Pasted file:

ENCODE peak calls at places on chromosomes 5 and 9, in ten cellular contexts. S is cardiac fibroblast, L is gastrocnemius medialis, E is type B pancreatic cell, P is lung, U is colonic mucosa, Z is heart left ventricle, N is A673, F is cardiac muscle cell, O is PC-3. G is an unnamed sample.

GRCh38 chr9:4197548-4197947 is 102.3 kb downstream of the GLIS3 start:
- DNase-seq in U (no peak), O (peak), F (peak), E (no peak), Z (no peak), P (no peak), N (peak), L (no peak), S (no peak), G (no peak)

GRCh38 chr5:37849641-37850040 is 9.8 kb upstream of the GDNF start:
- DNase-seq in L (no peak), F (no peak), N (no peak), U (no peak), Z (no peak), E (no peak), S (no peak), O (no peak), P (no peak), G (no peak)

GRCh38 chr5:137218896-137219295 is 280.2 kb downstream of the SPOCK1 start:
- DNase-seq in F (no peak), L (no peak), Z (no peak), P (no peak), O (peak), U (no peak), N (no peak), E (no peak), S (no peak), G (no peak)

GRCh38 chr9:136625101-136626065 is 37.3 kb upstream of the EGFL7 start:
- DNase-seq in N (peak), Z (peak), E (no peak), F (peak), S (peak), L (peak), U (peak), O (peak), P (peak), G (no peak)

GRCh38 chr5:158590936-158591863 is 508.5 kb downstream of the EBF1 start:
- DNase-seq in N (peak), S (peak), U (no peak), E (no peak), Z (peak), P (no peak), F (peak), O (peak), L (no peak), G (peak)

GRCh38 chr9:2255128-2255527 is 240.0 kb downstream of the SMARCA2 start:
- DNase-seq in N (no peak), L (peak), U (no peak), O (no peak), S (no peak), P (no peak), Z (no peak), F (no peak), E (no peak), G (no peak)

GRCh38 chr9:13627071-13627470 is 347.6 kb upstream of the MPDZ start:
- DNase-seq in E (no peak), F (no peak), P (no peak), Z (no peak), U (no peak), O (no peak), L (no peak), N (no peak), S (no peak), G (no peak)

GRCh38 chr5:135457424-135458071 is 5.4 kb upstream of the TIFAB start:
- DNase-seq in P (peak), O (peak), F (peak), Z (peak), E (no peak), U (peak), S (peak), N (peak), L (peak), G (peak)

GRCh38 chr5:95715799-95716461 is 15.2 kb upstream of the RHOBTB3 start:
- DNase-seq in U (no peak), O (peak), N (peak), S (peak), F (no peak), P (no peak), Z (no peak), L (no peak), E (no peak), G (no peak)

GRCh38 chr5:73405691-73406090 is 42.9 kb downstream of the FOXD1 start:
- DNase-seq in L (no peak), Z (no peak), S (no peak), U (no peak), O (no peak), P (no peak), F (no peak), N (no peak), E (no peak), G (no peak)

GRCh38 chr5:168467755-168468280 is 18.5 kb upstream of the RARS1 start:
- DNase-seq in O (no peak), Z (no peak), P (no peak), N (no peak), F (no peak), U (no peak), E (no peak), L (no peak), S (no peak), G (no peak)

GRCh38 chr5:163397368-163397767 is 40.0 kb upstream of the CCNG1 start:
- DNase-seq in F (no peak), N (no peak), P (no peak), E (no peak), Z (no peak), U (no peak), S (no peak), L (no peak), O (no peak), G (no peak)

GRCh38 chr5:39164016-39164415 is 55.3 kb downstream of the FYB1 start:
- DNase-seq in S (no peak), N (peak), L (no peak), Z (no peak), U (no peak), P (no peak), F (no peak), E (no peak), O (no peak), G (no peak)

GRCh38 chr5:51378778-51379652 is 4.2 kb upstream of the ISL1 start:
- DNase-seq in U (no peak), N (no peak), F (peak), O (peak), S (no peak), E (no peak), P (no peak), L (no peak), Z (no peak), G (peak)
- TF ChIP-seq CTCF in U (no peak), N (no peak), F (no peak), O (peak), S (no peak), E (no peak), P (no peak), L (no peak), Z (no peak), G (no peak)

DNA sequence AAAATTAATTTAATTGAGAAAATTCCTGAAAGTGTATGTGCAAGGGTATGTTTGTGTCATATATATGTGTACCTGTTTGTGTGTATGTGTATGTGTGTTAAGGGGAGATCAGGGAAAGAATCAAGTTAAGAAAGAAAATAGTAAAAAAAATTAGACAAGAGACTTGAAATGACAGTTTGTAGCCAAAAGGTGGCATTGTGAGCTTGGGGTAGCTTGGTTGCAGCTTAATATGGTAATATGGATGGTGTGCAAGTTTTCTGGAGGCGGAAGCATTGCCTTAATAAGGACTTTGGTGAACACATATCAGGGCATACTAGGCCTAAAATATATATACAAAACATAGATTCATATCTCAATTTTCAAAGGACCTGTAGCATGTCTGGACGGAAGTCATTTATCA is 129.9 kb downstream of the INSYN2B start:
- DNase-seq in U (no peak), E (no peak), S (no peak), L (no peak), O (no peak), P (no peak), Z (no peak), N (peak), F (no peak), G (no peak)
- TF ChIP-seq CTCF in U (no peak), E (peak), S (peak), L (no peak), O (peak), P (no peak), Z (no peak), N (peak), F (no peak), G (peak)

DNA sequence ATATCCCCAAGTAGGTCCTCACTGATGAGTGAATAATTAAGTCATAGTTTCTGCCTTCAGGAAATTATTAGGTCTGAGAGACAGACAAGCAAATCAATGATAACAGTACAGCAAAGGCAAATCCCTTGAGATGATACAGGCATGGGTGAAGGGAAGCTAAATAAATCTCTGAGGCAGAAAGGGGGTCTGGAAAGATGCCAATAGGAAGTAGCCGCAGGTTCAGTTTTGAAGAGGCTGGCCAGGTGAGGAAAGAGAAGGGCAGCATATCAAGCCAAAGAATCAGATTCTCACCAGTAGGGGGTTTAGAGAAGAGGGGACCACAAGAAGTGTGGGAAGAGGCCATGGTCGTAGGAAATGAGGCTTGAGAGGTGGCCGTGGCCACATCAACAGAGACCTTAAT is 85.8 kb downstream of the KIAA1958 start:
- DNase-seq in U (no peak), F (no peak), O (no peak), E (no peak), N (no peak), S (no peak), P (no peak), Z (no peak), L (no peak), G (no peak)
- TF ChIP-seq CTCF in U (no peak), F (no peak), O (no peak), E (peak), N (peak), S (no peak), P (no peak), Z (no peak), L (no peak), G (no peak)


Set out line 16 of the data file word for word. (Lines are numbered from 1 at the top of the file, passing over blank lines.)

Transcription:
GRCh38 chr5:135457424-135458071 is 5.4 kb upstream of the TIFAB start: